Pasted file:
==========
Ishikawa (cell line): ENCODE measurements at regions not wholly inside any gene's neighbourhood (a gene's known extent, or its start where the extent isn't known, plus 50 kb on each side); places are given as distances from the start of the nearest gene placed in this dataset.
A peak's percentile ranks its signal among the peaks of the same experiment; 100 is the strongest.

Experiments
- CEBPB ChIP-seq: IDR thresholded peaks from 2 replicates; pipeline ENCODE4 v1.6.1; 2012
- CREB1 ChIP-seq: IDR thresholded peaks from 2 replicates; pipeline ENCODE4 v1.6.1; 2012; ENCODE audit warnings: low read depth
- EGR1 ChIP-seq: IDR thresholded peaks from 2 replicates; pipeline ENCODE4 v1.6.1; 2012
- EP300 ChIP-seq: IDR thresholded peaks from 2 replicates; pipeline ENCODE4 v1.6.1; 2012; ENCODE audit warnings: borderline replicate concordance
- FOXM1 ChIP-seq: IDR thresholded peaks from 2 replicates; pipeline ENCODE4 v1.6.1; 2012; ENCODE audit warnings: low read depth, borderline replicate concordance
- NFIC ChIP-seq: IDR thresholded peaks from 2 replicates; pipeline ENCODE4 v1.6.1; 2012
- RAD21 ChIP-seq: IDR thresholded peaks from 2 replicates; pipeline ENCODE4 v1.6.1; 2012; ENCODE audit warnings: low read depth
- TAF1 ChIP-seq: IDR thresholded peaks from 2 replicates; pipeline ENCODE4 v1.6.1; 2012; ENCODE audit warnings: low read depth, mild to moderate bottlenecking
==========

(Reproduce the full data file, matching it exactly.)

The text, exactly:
Ishikawa (cell line): ENCODE measurements at regions not wholly inside any gene's neighbourhood (a gene's known extent, or its start where the extent isn't known, plus 50 kb on each side); places are given as distances from the start of the nearest gene placed in this dataset.
A peak's percentile ranks its signal among the peaks of the same experiment; 100 is the strongest.

Experiments
- CEBPB ChIP-seq: IDR thresholded peaks from 2 replicates; pipeline ENCODE4 v1.6.1; 2012
- CREB1 ChIP-seq: IDR thresholded peaks from 2 replicates; pipeline ENCODE4 v1.6.1; 2012; ENCODE audit warnings: low read depth
- EGR1 ChIP-seq: IDR thresholded peaks from 2 replicates; pipeline ENCODE4 v1.6.1; 2012
- EP300 ChIP-seq: IDR thresholded peaks from 2 replicates; pipeline ENCODE4 v1.6.1; 2012; ENCODE audit warnings: borderline replicate concordance
- FOXM1 ChIP-seq: IDR thresholded peaks from 2 replicates; pipeline ENCODE4 v1.6.1; 2012; ENCODE audit warnings: low read depth, borderline replicate concordance
- NFIC ChIP-seq: IDR thresholded peaks from 2 replicates; pipeline ENCODE4 v1.6.1; 2012
- RAD21 ChIP-seq: IDR thresholded peaks from 2 replicates; pipeline ENCODE4 v1.6.1; 2012; ENCODE audit warnings: low read depth
- TAF1 ChIP-seq: IDR thresholded peaks from 2 replicates; pipeline ENCODE4 v1.6.1; 2012; ENCODE audit warnings: low read depth, mild to moderate bottlenecking